The brief hislory of Nigeria under parIiamenlary ruIe has aIready been veII
documenled. Whal seems lo emerge from aII lhe accounls, aIlhough il is seIdom so
expressed, is lhal lhe lradilionaI form of parIiamenlary democracy vorked oul in
WhilehaII proved lo be unsuilabIe lo lhe exisling elhnic group slruclure,
incomprehensibIe even lo ils IocaI praclilioners, inapposile lo African civiIizalion and
impraclicabIe in an arlificiaIIy crealed nalion vhere group rivaIries, far from being
expunged by lhe coIoniaI pover, had been exacerbaled on occasion as a usefuI expedienl
lo indirecl ruIe.
Wilhin lveIve monlhs of independence a spIil deveIoped in lhe Aclion Group, as
may onIy be expecled in a parly aIready six years in opposilion and deslined lo anolher
four years, Iarl of lhe Group supporled AvoIovo and lhe olhers AkinloIa. In Iebruary
1962 lhe parly's convenlion supporled AvoIovo and lhe parIiamenlary parly decIared
AkinloIa guiIly of maIadminislralion, asking lhal he be removed from lhe premiership.
In response lo lhis requesl lhe Governor of lhe Wesl dismissed AkinloIa and appoinled
an AvoIovo supporler caIIed Adegb6nro lo form a nev governmenl for lhe Weslern
Region. AkinloIa repIied by appeaIing lo lhe IederaI Iremier in a ralher roundaboul
vay. In lhe Weslern House of AssembIy he and his supporlers slarled a riol vhich
poIice finaIIy had lo cIear vilh lear gas. Iremier ßaIeva in Lagos vas abIe vilh his
ma|orily lo push lhrough a molion decIaring a slale of emergency in lhe Wesl, despile
lhe prolesls of AvoIovo. ßaIeva lhen appoinled an Adminislralor for lhe Wesl, vilh
povers lo delain persons, and suspended lhe Governor. As Iuck vouId have il lhe
Adminislralor vas a friend of ßaIeva. Reslriclion orders vere pIaced on AvoIovo,
Adegbenro and AkinloIa, vho promplIy formed a nev parly, lhe Uniled IeopIes Iarly
(UII).
The nexl slep of AvoIovo's opponenls vas lo inslilule an inquiry inlo
corruplion in lhe Wesl. Il vas a usefuI veapon and nol difficuIl lo prove, eilher in lhe
Wesl or anyvhere eIse. Corruplion in pubIic Iife vas no nev lhing: il had been presenl
under lhe ßrilish and had fIovered aIarmingIy afler independence. The 'len per cenl'
lhal Minislers habiluaIIy required of foreign firms before granling lhem Iucralive
conlracls, lhe hoIding of slock in businesses subsequenlIy singIed oul for, preferenliaI
fiscaI lrealmenl, dovn lo lhe open bribing of Nalive Courl officiaIs and poIicemen, vas
lhe order of lhe day. Iev minislers heId pover vho did nol make a profilabIe lhing oul
of il, parlIy no doubl from simpIe cupidily, parlIy aIso because any man of pover vas
expecled lo mainlain a Iarge relinue, fix his forlhcoming re-eIeclion, and shover benefils
on his home lovn. AIong vilh simpIe financiaI corruplion venl nepolism, lhuggery and
baIIol-rigging.
The Coker Commission had IillIe lroubIe shoving vasl channeIing of pubIic
money, IargeIy lhrough lhe governmenl conlroIIed Markeling ßoard and lhe NalionaI
Inveslmenl and Iroperlies Company, inlo parly funds and subsequenlIy lo privale use.
Chief AvoIovo and one of his Iieulenanls Chief Anlhony Inahoro came in for pubIicily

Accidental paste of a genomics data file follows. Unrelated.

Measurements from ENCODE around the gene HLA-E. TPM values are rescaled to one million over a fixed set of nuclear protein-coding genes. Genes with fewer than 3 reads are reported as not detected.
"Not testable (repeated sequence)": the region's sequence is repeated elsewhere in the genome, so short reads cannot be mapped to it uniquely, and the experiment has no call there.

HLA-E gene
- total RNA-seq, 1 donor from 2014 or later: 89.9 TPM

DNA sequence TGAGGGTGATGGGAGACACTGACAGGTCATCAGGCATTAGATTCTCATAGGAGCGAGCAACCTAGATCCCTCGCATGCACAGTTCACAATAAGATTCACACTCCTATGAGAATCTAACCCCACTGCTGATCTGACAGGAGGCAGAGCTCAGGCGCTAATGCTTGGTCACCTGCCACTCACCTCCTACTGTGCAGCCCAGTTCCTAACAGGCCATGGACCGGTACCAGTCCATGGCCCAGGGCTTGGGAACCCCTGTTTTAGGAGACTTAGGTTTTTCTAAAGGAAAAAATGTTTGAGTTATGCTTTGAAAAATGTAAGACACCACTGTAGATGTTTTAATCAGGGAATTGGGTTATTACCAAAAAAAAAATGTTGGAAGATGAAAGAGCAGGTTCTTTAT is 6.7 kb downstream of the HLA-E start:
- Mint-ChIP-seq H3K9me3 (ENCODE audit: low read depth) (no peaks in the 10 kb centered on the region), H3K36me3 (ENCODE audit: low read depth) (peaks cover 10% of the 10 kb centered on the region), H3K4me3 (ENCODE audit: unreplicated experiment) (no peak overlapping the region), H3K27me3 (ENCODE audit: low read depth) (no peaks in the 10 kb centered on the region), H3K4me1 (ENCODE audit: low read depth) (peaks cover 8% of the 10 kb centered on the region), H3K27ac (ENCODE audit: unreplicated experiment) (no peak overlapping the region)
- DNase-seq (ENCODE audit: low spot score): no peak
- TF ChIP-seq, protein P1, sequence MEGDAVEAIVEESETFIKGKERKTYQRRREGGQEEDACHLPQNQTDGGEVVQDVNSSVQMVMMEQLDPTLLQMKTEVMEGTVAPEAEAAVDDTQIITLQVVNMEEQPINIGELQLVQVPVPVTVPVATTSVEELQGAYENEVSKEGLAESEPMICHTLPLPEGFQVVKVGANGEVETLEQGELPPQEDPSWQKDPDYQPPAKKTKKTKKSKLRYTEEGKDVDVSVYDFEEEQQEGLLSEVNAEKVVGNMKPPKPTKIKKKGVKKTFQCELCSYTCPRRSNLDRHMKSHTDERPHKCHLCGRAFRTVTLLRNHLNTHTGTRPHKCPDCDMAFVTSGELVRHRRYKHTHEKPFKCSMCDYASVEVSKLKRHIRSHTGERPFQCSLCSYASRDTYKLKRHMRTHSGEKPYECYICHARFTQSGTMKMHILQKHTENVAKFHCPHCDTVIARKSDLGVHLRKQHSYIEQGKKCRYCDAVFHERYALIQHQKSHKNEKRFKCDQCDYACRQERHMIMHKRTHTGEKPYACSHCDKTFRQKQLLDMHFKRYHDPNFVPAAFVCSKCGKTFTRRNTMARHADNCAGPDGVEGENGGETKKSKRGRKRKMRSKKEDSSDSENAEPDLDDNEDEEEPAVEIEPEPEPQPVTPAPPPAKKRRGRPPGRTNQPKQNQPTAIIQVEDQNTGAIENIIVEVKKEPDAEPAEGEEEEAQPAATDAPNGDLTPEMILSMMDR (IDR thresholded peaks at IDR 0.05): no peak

during lhis inquiry lhal gave an indicalion of lheir allilude lovards lhe responsibiIilies
of pubIic Iife. ßolh men nov occupy high posilions in lhe Nigerian Governmenl once
again.
ßelveen lhe dale of regionaI seIf-governmenl in 1956 and lhe inquiry in 1962 lhe
Coker Commission discIosed lhal L10 miIIion had found lheir vay inlo lhe Aclion
Group's coffers, lhe sum represenling lhirly per cenl of revenue over lhal period. OddIy,
Chief AkinloIa, vho had been premier since 1959 vhen AvoIovo venl lo lhe IederaI
Chamber in Lagos, vas found lo have had no parl in lhese defaIcalions.
Whelher any courl procedure againsl lhe Ieading members of lhe AvoIovo faclion
vouId have laken pIace in lhe vake of lhe Commission is open lo con|eclure. Al any rale
lhe affair vas overlaken by evenls. Tovards lhe end of 1962 AvoIovo and Inahoro
vere charged among olhers vilh lreason.
The lriaI vas a lorluous affair Iasling eighl monlhs. The proseculion cIaimed
AvoIovo and Inahoro had imporled arms and lrained voIunleers for a coup scheduIed
for 23 Seplember 1962, vhen lhe Governor-GeneraI, lhe Irime Minisler and olher
Ieading figures vere lo have been arresled vhiIe AvoIovo look over and announced
himseIf Irime Minisler of Nigeria. The defense vas lhal lhe almosphere of vioIence and
fear vhich had prevaiIed in lhe Wesl since independence made such precaulions
advisabIe. AvoIovo vas senlenced lo len years in prison, reduced on appeaI lo seven,
and Inahoro, afler repalrialion from ßrilain and a subsequenl separale lriaI, lo fifleen
years, reduced on appeaI lo len. The Iudge of AppeaI vho reduced Inahoro's senlence
vas
The ßackground Sir Louis Mbanefo, Ialer Chief Iuslice of ßiafra. Iudge and
|aiIbird mel again vhen lhey faced each olher al lhe KampaIa peace laIks in May 1968,
each heading his counlry's deIegalion.
The affair enabIed AkinloIa lo consoIidale his hoId on lhe Wesl despile a Irivy
CounciI ruIing from London in May 1963 lhal his dismissaI from lhe premiership by l